A Dassault Systèmes team virtually reconstructs Mulberry Harbor, the Waco glider and other key innovations. The results will be part of a documentary on PBS.
Working from a variety of drawings and artifacts, a team from Dassault Systèmes has used the Catia 3D CAD and other company products to virtually recreate some of the key engineering innovations behind the D-Day Allied invasion of Normandy in World War II.
The engineering innovations include:
- The Waco CG-4A glider, a relatively small, lightweight and maneuverable, and silent plane. The Waco gliders were used to land up to 13 soldiers or one vehicle each in enemy territory during the early hours of the June 6 invasion.
- The Landing Craft, Vehicle & Personnel (LCVP), designed by American businessman Andrew Jackson Higgins; each unit carried a platoon-sized complement of men and weapons to the beaches of Normandy.
- The Mulberry Harbor, considered by many as one of the most extraordinary technological feats of WWII. Developed in part by Major Allan Beckett of the Royal Engineers, it was an artificial harbor built in England, transported across the English Channel and assembled off the coast at Arromanches to unload the vast quantities of supplies and men that were needed for battle. The Mulberry Harbor was the first temporary deep water facility of its kind ever devised.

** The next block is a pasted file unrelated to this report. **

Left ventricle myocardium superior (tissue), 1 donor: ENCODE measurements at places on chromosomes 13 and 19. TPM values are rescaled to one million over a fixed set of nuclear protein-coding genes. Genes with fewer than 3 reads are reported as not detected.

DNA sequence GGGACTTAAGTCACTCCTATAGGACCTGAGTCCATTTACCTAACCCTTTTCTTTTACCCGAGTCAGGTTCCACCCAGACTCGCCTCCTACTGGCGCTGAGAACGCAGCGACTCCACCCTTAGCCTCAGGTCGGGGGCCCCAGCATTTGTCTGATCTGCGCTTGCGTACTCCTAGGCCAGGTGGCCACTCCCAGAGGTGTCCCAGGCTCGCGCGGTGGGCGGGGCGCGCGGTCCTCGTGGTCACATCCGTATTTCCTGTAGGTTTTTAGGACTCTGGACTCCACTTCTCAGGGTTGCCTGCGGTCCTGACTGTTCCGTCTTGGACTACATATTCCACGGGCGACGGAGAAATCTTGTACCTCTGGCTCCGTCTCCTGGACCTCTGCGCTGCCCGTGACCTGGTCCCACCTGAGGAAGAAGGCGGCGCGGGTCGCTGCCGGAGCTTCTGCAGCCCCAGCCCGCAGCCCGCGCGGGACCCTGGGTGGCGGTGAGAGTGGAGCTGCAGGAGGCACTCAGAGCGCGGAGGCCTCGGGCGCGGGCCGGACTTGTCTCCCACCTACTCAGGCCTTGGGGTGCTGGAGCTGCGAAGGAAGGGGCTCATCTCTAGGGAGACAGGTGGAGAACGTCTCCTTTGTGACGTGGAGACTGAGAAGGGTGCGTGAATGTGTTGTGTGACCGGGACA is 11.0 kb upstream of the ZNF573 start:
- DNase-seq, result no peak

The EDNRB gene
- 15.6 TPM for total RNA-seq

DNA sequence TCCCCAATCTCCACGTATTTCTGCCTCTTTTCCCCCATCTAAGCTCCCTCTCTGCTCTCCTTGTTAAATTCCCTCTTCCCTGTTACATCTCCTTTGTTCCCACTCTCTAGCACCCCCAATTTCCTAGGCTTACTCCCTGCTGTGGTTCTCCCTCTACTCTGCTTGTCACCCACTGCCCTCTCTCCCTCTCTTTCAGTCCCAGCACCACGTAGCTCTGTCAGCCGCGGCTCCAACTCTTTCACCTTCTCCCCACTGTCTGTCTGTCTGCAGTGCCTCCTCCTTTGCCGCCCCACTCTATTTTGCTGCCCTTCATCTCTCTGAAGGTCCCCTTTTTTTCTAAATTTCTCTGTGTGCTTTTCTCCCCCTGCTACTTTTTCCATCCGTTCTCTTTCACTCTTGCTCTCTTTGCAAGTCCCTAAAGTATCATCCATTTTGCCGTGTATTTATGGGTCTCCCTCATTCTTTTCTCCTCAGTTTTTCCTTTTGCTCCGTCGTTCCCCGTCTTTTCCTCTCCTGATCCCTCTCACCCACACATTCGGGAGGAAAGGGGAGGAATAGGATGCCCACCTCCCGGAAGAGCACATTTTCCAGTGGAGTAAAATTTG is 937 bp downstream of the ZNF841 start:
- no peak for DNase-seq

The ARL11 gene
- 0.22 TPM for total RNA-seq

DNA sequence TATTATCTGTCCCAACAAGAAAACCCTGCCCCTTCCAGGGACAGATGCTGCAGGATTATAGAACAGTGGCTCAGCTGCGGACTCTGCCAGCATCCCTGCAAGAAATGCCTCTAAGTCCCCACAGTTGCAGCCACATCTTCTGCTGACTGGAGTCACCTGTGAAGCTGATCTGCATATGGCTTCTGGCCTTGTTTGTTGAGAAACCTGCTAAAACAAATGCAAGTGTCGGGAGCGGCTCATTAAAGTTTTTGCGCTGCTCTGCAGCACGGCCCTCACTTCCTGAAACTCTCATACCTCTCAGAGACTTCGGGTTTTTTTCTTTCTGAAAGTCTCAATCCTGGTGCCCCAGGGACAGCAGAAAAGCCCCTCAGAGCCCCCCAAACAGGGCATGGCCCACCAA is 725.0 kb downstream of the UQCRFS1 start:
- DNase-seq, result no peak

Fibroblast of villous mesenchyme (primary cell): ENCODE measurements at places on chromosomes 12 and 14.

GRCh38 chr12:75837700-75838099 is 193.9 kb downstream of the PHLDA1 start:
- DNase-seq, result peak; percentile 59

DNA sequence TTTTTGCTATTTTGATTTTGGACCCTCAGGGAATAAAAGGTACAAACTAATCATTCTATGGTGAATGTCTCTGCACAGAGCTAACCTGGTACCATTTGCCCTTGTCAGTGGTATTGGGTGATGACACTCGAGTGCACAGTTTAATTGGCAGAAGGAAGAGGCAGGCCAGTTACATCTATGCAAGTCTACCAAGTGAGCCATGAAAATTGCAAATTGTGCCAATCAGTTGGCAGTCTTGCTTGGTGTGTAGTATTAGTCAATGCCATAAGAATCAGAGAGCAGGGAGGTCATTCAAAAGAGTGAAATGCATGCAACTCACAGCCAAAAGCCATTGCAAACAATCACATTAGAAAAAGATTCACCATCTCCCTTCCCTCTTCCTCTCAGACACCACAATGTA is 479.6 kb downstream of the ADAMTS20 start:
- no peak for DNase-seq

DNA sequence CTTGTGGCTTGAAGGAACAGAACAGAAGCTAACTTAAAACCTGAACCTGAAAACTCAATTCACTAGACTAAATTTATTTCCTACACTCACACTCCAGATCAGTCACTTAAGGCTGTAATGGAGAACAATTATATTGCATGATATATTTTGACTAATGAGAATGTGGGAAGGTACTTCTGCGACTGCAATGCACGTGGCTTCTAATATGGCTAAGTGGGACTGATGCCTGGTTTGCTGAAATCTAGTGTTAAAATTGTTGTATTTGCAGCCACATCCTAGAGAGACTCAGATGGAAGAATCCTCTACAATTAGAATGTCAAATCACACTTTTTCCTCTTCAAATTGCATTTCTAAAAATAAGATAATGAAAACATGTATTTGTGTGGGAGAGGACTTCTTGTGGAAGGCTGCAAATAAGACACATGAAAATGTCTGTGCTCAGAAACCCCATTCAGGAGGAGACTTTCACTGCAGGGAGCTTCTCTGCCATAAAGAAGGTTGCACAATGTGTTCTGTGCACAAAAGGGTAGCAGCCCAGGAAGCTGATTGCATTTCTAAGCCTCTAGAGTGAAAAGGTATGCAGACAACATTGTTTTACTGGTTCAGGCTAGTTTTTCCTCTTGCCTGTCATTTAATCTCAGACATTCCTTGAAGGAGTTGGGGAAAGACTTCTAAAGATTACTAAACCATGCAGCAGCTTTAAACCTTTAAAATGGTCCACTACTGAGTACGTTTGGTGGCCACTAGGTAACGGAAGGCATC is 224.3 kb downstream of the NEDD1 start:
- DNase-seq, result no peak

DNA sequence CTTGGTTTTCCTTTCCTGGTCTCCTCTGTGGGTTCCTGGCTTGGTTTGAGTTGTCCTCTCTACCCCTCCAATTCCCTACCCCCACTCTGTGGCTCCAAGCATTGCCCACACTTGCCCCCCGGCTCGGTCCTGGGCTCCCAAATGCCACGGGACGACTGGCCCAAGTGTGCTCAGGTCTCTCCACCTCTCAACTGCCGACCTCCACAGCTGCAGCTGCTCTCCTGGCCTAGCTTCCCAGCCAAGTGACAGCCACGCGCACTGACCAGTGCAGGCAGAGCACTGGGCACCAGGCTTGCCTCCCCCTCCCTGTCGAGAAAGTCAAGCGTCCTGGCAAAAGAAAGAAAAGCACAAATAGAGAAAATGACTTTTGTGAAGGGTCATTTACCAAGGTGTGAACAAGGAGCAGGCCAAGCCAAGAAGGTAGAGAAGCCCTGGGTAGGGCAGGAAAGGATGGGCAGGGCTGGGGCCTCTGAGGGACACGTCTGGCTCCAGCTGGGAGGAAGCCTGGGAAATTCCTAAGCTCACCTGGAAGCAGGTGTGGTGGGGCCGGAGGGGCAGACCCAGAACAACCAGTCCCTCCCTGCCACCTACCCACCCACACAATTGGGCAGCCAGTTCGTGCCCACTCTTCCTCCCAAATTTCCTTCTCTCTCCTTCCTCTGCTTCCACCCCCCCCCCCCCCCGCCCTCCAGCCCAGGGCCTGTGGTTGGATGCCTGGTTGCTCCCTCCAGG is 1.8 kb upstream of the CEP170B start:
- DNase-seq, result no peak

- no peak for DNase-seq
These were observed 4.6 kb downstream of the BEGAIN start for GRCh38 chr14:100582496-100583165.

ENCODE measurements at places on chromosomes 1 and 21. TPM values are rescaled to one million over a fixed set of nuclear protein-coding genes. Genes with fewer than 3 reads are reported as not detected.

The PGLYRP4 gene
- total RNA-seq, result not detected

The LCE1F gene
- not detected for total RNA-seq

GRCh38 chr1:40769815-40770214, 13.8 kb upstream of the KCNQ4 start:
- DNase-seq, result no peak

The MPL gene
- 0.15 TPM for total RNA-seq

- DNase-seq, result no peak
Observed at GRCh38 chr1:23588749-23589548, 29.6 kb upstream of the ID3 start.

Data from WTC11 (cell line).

Much of the hardware deployed on D-Day was part of the huge Allied effort to develop the weapons, airplanes, landing crafts and other innovations needed for the direct attack on occupied Europe. A beach assault required the engineering of wholly new ways to land an invading army, along with the necessary gear and supplies that the operation entailed.
Today, nearly seventy years after D-Day, only pieces of the Harbor remain. To recreate the Harbor, the Dassault Systèmes team compiled what remained of the original plans from the Royal Engineers Museum in London, the construction and maintenance manuals, the aerial photographs taken at the time and additional information provided by Tim Beckett, the son of Mulberry Harbor designer Allan Beckett, himself a marine engineer.
All of this data was brought together and scrutinized over a period of almost eight months by the lab teams, who were able to recreate the Mulberry Harbor and enable the son of its inventor to virtually stand on it in an immersive 3D experience. The 3D model is an accurate, scientific reconstruction of the Harbor that will allow many to see and experience a site that was destroyed after WWII.
The Dassault Systèmes teams also identified, located and gathered all available data in order to create detailed 3D models of both the Waco glider and LCVP landing craft, right down to the last nut and bolt, taking careful account of the specific materials used and how they would have behaved in actual conditions.
The recreation of Mulberry Harbor will be featured in an upcoming two-hour documentary, “D-Day’s Sunken Secrets,” produced by the PBS science series, NOVA.
The results of Dassault’s work to reconstruction these engineering marvels can be viewed at http://www.3ds.com/dday/.